Codiak BioSciences, Inc. announced today the closing of the first portion of a planned $80-plus million Series A and B financing. The company also executed license and sponsored research agreements with The University of Texas MD Anderson Cancer Center in Houston. Leveraging recent advances in the biology of extracellular vesicles and their role in intercellular communication, Codiak aims to become the world's leading company in developing exosomes as a new therapeutic and diagnostic modality for the treatment of a wide array of diseases, including cancer.
The company is founded, in part, on technology developed in the laboratories of Raghu Kalluri, M.D., Ph.D., chair of Cancer Biology, MD Anderson. Kalluri and his colleagues have demonstrated that exosomes derived from normal cells can act as a potent and safe delivery system for multiple therapeutic payloads. Exosomes, small vesicles that leave cells and travel throughout the body, can mediate dramatic effects in animal models of disease. Kalluri's work with exosomes involves discoveries related to identification of double stranded genomic DNA, exosome microRNAs and their biogenesis, exosome proteins, identification of cancer-specific exosomes and exosome-mediated therapies.
Codiak is co-founded by Eric Lander, Ph.D., president and founding director of the Broad Institute of the Massachusetts Institute of Technology and Harvard University. Lander is also professor of biology at MIT and professor of systems biology at Harvard Medical School. His experience in molecular and computational analysis of the genome will be of great value to Codiak as it explores the depth and reach of the diagnostic and therapeutic applications of exosomes. Lander will serve on Codiak's board of directors.
The company announced that Douglas E. Williams, Ph.D., has joined Codiak BioSciences as its founding president and chief executive officer. He previously served as Biogen's executive vice president, research and development from Jan. 2011 to July 2015. He joined Biogen from ZymoGenetics, where he was CEO and a member of the board of directors. During Williams' tenure, ZymoGenetics was acquired by BristolMyers Squibb for $985 million. Previously, he held leadership positions within the biotechnology industry, serving as chief scientific officer and executive vice president of research and development at Seattle Genetics Inc., and senior vice president and Washington site leader at Amgen Inc. Williams also served in a series of scientific and senior leadership positions for more than a decade at Immunex Corp.
"I am excited to be joining Codiak," said Williams. "I look forward to building a world-class team to harness the power of exosomes for therapeutic and diagnostic purposes. We seek to grow Codiak into the leader in this emerging field as we strive to make new, breakthrough medicines that provide significant and lasting patient benefit."
Steven Gillis, Ph.D., managing director at ARCH Venture Partners and co-founder of Immunex, recruited Williams to Immunex over 25 years ago. Gillis will serve as chairman of Codiak BioSciences.
"Codiak is harnessing recent advances in the field of extracellular vesicles and will assemble a world-class team to develop exosomes as a new modality for therapeutics and diagnostics," said Gillis. "We look forward to helping Codiak grow to become a dominant force in the field of exosome biology and to working with the founders, Doug Williams and MD Anderson to ensure that Codiak's developments provide meaningful advancements in the fight against cancer and other diseases."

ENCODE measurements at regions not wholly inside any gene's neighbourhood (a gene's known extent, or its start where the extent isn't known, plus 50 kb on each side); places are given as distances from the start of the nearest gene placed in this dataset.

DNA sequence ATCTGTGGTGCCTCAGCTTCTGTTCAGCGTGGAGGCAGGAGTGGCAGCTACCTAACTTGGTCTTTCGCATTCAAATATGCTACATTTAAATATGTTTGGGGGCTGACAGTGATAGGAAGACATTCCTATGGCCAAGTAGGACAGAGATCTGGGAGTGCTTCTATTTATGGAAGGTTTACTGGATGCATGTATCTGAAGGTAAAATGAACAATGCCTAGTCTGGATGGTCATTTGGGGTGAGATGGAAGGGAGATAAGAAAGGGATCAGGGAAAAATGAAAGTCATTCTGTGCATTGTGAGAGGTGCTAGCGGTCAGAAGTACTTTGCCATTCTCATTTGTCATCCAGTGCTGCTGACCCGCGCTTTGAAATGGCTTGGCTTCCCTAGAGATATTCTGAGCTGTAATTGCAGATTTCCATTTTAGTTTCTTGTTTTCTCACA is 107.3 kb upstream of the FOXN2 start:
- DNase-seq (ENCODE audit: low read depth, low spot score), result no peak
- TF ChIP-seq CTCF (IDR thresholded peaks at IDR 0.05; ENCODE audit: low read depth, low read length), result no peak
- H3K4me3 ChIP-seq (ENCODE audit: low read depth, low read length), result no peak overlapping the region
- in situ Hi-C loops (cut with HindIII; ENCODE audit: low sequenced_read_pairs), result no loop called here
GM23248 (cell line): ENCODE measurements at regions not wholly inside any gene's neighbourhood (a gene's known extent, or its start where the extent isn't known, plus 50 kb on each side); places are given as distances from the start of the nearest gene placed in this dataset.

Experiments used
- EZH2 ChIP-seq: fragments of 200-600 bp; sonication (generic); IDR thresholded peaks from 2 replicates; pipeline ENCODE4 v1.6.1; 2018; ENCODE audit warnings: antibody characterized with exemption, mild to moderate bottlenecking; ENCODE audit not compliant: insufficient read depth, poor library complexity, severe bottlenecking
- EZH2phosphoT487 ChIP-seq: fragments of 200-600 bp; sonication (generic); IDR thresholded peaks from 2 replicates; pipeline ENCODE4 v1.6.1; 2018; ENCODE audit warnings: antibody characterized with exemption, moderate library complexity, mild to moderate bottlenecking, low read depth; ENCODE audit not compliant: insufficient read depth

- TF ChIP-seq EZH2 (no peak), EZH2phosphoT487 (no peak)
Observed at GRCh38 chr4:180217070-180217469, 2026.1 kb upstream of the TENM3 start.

Through its VentureLabs® innovation unit, Flagship Ventures has pursued applications of exosomes as a novel therapeutic platform since 2014. The resulting intellectual property portfolio comprises internally developed patents held by VentureLabs Newco VL27. Jan Lotvall, M.D. Ph.D., professor at the Department of Internal Medicine, and chairman of the Krefting Research Centre at University of Gothenburg in Sweden, is an advisor to the company. In 2007, Lotvall published one of the seminal papers describing the cell-to-cell transfer of nucleic acids via exosomes. The foundational intellectual property related to this work was acquired by VL27. In association with the formation and financing of Codiak, VL27 has merged into Codiak.
"At Flagship, we have been involved in exploring the utility of exosomes in a variety of therapeutic and diagnostic settings for some time," said Noubar Afeyan, Ph.D., founder and CEO of Flagship Ventures. "Based on our early involvement in this rapidly emerging field, we were impressed by the findings reported from Kalluri's laboratory at MD Anderson. We are excited by the premise and the promise of Codiak BioSciences and are delighted to partner with ARCH Venture Partners as co-lead founding investors in the company."
Afeyan will serve on Codiak's board of directors.
"Exosomes are a promising new field of study and a potential source of new diagnostic and treatment approaches to cancer," said Ronald A. DePinho, M.D., president of MD Anderson. "Continued innovation in research through collaborative partnerships may serve us well in the pursuit of new therapies that can bring true benefits to patients."
Codiak will be located in the Boston/Cambridge metropolitan area. Fidelity Management and Research Company, the Alaska Permanent Fund and Alexandria Venture Investments are additional members of the initial $80-plus million Series A and Series B funding syndicate. Kalluri has been the recipient of recruitment and research funding from the Cancer Prevention and Research Institute of Texas.
Kalluri is a founder of Codiak and will have an interest in the company. As required Kalluri's relationship is addressed under MD Anderson's conflict of interest policy which is available at http://www.mdanderson.org/about-us/conflict-of-interest/index.html.